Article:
Point & Clickbait. The Stanford Review Demands Change – The Stanford Review. Stanford University has repeatedly failed to address systematic issues on campus.
We, the Students of the Stanford Review, have seen our voices silenced, our rights trampled, and our experiences ignored. Not once has an administrator inquired as to the relative health of our feelings – the system is broken! We, the Students of the Stanford Review, DEMAND change. WE DEMAND that Stanford builds a wall around El Centro Chicano, and makes MEChA pay for it.WE DEMAND that Stanford expels Panda Express from campus, since its food is culturally appropriative, and celebrates the harvesting of the endangered panda bear.WE DEMAND that Stanford renames White Plaza to Black Plaza.
The Setup Wizard. The New Devil’s Dictionary. George R.R. Martin reacts to his publisher's comments on 'The Winds of Winter' Last week, Game of Thrones and A Song of Ice and Fire fans erupted after George R.R.
Martin’s U.K. publisher Jane Johnson confirmed that The Winds of Winter wasn't on HarperCollins’ publishing schedule for 2015. Martin has finally responded, demonstrating that the world of book publishing is more complicated than it seems. Speculation about when TWOW would be released started a few weeks ago, after fans began asking Johnson about the book's progress. It’s been close to four years since the last book was released, and with a new year came new questions.
Call of Cthulhu: The Musical. “Call of Cthulhu – The Musical” is a melding of Lovecraft and Broadway by Brian Hendrickson.
The story chronicles Randolph Carter’s song-filled journey into death and madness against the backdrop of Lovecraft’s darkest imaginings. Don’t miss the new episodes of “Call of Cthulhu – The Musical” every other Monday! Click here to continue Brian Hendrickson was a feral child who once roamed the Indiana woodlands. He picked up his one civilized vocation, drawing, at a very young age and successfully resisted all attempts to interest him in other activities such as sports or polite conversation. Countdown 'Til Christmas Is Finally F***ing Over Advent Calendar. THE WORST ROOM. Baptist Jokes. Vast Public Indifference: 101 Ways to Say "Died" Starting today, I'm going to start running a series called "101 Ways to Say Died.
" In this project, I will be cataloging all the synonyms for "died" that appear in early American epitaphs. The Line it is Drawn #117 – A Fond Farewell to Hostess! By Brian Cronin| November 29, 2012 @ 8:25 AM |68 Comments| Go follow Comics Should Be Good on Twitter (if you have Twitter, that is – if you don’t, you can go sign up).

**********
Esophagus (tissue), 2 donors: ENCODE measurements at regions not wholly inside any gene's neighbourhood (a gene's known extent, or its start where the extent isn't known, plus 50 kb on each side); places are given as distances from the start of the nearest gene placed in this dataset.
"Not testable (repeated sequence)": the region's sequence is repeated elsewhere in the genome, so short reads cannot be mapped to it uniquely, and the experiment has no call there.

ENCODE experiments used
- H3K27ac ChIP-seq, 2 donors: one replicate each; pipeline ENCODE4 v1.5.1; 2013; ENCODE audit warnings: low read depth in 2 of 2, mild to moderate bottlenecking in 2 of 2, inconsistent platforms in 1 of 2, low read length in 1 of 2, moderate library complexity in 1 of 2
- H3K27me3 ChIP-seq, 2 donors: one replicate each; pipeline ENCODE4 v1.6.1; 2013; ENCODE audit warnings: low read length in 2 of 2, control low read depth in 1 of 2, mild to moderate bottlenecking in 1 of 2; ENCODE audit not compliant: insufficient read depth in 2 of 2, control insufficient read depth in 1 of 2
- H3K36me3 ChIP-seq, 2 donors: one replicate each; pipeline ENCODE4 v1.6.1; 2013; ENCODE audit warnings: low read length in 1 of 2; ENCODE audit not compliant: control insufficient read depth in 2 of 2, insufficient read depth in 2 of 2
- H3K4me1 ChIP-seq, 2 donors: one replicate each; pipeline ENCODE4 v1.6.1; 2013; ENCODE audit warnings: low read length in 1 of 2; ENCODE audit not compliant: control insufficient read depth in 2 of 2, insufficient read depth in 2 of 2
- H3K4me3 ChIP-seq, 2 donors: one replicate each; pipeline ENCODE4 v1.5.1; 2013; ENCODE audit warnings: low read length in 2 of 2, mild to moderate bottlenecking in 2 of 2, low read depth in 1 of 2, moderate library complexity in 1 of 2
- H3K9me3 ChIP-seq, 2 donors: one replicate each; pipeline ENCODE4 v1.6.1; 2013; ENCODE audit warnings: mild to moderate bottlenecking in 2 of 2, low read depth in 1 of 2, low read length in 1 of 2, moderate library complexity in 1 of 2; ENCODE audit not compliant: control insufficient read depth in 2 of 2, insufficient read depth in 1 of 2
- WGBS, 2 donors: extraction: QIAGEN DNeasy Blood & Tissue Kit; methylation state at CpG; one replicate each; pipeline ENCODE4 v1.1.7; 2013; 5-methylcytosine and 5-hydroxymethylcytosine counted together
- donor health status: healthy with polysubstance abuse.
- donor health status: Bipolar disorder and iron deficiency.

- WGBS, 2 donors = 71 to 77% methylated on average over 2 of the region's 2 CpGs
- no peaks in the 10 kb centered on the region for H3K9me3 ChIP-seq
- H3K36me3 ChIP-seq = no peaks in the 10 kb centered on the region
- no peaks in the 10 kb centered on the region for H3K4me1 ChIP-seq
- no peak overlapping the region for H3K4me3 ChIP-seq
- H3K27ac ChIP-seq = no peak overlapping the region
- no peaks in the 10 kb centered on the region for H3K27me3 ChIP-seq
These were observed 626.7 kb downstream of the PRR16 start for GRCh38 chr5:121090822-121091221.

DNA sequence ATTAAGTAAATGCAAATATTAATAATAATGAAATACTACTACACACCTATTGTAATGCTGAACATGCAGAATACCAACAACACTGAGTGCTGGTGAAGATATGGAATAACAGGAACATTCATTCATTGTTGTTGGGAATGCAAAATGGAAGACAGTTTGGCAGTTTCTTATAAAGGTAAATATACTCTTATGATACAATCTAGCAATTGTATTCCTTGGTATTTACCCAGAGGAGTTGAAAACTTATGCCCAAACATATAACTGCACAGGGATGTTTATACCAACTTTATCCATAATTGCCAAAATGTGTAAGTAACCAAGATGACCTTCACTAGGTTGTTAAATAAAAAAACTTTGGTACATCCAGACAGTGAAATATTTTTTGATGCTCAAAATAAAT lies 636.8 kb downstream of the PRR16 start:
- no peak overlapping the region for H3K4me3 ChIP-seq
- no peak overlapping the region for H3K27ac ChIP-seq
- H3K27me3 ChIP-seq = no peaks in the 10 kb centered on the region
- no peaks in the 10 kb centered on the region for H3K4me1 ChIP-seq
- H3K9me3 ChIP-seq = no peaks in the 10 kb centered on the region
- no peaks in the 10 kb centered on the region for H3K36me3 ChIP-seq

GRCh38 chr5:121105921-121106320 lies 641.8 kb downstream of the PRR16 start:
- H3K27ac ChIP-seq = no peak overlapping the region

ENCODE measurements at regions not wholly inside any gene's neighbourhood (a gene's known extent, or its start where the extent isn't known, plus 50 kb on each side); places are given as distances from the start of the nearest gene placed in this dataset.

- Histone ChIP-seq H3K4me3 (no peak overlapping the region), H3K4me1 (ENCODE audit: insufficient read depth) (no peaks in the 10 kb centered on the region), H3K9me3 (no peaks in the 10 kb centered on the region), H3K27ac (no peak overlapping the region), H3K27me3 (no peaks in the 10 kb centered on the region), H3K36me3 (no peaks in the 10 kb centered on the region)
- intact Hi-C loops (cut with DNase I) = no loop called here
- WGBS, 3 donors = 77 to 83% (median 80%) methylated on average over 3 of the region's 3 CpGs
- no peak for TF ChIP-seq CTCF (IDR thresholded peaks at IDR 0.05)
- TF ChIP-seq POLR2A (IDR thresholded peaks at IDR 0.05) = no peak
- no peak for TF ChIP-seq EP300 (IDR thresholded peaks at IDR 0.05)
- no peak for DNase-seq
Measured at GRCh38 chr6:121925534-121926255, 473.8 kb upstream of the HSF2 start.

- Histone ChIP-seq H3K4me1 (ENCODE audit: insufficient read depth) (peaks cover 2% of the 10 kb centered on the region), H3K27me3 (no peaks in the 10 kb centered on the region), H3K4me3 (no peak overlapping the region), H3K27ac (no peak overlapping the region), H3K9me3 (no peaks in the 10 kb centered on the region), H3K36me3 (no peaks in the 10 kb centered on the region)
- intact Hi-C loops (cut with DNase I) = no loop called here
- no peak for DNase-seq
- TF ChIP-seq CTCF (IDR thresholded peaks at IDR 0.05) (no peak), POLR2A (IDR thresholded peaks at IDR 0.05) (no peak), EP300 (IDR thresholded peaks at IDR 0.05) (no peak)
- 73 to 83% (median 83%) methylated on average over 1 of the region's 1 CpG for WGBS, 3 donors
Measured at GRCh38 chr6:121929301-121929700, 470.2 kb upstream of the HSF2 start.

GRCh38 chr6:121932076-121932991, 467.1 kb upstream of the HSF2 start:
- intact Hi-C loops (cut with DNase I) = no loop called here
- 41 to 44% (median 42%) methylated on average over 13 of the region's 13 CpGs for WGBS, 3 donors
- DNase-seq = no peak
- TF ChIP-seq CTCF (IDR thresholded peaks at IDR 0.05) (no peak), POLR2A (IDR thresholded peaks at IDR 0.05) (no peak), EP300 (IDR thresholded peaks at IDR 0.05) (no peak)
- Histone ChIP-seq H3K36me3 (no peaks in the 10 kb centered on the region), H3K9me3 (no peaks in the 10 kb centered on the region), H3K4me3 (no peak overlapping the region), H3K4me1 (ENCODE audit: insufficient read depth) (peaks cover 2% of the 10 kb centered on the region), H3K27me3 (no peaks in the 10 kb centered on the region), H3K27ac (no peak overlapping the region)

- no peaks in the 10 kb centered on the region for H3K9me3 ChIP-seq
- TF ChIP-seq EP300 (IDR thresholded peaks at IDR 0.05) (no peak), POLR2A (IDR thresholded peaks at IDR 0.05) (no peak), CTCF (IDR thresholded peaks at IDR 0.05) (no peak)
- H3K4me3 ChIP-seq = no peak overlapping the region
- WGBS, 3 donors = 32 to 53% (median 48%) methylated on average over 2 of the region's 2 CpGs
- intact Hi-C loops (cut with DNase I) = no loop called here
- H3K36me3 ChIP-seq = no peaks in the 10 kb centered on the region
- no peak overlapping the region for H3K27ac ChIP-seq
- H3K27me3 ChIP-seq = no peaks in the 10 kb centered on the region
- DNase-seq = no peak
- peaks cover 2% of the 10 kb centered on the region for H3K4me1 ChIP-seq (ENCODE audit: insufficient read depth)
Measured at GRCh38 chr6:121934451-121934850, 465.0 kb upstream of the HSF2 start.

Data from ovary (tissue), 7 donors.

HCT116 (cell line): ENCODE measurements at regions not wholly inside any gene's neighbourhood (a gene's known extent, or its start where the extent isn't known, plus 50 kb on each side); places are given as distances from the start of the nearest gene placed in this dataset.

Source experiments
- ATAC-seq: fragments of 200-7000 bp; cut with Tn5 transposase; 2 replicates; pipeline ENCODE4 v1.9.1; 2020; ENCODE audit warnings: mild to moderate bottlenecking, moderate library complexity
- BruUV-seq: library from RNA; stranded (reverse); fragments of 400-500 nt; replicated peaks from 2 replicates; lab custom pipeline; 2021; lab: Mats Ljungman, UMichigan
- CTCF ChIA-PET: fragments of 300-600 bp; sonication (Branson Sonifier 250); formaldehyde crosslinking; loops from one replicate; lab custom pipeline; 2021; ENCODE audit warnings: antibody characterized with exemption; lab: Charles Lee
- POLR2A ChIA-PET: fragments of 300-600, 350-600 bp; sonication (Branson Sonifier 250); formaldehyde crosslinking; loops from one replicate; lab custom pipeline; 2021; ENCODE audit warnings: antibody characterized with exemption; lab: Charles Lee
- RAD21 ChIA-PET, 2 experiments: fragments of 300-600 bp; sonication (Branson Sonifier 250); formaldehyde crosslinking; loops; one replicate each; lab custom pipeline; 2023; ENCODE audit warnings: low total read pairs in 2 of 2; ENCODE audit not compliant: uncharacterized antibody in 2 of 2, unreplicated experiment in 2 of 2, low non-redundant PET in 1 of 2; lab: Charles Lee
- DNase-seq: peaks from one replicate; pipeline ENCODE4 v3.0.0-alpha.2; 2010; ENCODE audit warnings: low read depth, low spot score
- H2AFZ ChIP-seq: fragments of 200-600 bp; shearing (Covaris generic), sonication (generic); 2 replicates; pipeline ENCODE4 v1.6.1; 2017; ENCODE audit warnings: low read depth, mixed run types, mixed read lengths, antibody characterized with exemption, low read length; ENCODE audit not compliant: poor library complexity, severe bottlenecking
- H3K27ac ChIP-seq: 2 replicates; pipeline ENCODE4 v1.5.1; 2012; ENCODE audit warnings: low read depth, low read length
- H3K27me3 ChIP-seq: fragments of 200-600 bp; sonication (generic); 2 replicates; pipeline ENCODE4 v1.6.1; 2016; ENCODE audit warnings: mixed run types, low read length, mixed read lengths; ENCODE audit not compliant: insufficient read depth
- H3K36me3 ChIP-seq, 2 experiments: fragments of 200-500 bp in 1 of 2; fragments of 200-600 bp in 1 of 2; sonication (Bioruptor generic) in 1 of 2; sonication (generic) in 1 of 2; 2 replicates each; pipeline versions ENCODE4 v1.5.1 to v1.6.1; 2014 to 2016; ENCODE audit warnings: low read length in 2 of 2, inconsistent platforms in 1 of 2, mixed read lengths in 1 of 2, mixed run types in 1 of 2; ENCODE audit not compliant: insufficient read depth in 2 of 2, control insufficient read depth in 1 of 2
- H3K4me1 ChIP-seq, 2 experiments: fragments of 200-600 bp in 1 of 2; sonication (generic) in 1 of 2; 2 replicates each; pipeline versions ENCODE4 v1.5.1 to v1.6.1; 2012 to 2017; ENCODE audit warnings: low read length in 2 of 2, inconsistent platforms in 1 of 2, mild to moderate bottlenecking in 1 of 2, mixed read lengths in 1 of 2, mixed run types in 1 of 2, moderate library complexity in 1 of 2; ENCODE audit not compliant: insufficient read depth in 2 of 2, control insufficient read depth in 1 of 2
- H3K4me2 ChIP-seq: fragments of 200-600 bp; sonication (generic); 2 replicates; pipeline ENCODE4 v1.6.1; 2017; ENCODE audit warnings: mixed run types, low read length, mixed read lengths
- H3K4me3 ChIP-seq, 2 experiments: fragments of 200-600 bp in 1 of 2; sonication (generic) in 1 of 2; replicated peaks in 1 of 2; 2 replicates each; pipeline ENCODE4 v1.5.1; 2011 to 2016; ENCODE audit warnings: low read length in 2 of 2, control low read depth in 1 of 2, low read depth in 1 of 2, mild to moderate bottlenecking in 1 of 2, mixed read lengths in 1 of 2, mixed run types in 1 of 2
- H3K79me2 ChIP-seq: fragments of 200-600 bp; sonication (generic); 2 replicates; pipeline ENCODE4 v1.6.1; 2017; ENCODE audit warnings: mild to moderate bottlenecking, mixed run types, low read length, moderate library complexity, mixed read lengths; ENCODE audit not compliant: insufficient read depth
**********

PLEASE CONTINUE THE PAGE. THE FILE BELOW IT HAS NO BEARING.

Here is our Twitter page… And here are the Comics Should Be Good writers who are on Twitter (the links go to the person’s Twitter account) – myself, Greg Hatcher, Chad Nevett, Kelly Thompson, Bill Reed, Sonia Harris, Melissa K. and Ken H. I update the blog’s Twitter account updates whenever a new post is put up on the blog, so it’s an easy way to keep up with the blog. In addition, I post new content on the blog’s Twitter account. Now on to the bit! So every week, I ask a question here. To qualify, you have to be following us when you reply – so go follow us and then give your answer to the following question/challenge (All suggestions due by 9:00 AM Pacific this Friday). The topic is… The Story of Mel. This was posted to USENET by its author, Ed Nather (utastro!
Nather), on May 21, 1983. A recent article devoted to the *macho* side of programming made the bald and unvarnished statement: Real Programmers write in FORTRAN. Maybe they do now, in this decadent era of Lite beer, hand calculators, and "user-friendly" software but back in the Good Old Days, when the term "software" sounded funny and Real Computers were made out of drums and vacuum tubes, Real Programmers wrote in machine code. Not FORTRAN. If The Avengers Used Facebook. The Best Obnoxious Responses To Misspellings On Facebook. Lovecraft and Herge. FDR as a Michael Bay 'Transformers' Hero Offers You a 'New Deal You Can't Refuse'
SPECIAL INSTRUCTIONS TO PLAYERS. [Warning: Extremely Colourful Language Ahead] This incredible memo, purportedly issued to all Major League Baseball teams in 1898 as part of a documented campaign — spearheaded by John Brush — to rid the sport of filthy language, was discovered in 2007 amongst the belongings of the late baseball historian Al Kermish, also a respected collector of memorabilia.
Essentially an on-field code of conduct, most amusing is that the memo was in fact so expletive-laden and obscene as to be "unmailable" to its intended audience via the postal service, and so was delivered by hand to each of the League's 12 clubs and their foul-mouthed players. A fascinating document. (It's worth noting that experts are somewhat divided about the document, with some believing it to be a satirical memo, circulated amongst players at the time in response to what was a very real campaign within the organisation. Stupid Comics. Chris's Invincible Super-Blog. DM of the Rings I:The Copious Backstory. Humor by Lore Sjöberg.